In 1835 the then 23 year-old budding writer Charles Dickens, wrote a sketch about a visit to The Eagle Tavern in London’s City Road. Twenty years later he would revisit the venue, which had by then grown to become one of the East Ends largest and most popular entertainment venues. In a four-part blog, we explore the rise of Eagle, how it rose to become one of the most popular entertainment places in the metropolis and how it ultimately fell to religious zealotry.
In the first part, we look at the period 1822 – 1831, during which an entrepreneurial builder, Thomas Rouse, took a former small tea room on London’s City Road and began a path that would see the establishment become one of the city’s most popular entertainment venues. Initially he used the extensive grounds to mount large public displays such as fighting and balloon ascents. By the end of decade he looked towards the changing shifts in Victorian working class culture for entertainment and built what would become one of the most famous Saloon Theatres in the East End.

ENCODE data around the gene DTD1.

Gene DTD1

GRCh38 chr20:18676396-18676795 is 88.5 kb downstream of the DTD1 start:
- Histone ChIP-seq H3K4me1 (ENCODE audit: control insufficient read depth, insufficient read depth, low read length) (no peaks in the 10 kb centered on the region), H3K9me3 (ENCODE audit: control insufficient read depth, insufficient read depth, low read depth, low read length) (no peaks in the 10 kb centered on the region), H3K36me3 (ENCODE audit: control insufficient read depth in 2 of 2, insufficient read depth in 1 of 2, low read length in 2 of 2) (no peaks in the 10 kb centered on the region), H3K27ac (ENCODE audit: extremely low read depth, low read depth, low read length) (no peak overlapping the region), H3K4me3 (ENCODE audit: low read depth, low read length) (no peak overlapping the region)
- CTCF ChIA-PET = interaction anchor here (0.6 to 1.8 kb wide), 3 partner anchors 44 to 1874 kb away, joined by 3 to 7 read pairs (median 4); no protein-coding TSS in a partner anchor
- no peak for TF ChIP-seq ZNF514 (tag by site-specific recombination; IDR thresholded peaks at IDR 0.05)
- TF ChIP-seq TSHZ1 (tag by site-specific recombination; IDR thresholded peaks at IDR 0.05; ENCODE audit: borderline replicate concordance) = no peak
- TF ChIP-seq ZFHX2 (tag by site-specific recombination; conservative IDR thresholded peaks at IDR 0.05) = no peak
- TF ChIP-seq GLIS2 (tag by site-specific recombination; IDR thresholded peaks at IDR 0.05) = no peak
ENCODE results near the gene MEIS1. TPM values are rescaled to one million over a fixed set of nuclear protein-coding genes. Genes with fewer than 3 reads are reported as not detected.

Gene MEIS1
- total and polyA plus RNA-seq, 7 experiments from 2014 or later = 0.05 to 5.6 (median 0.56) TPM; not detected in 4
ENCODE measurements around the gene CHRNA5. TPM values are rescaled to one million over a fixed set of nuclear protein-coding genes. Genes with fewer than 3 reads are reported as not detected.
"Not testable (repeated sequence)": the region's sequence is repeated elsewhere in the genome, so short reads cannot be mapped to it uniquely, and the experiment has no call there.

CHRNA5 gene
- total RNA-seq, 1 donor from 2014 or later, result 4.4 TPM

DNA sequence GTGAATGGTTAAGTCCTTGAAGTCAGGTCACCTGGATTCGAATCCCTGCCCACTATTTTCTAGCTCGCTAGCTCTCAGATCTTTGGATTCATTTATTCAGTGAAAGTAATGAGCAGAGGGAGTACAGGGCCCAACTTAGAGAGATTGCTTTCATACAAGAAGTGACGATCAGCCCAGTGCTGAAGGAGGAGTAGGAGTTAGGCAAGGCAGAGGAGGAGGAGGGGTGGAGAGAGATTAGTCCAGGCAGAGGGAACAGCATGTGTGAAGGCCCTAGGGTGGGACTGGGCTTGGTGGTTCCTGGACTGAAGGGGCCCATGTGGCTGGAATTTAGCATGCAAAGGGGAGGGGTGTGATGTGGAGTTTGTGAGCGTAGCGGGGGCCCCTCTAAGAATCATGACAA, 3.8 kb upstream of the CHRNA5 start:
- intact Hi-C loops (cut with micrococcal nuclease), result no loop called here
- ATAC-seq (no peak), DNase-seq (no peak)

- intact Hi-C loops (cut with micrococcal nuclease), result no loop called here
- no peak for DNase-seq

Part 2: The Eagle Soars.
Part 3: The Grecian Conquests.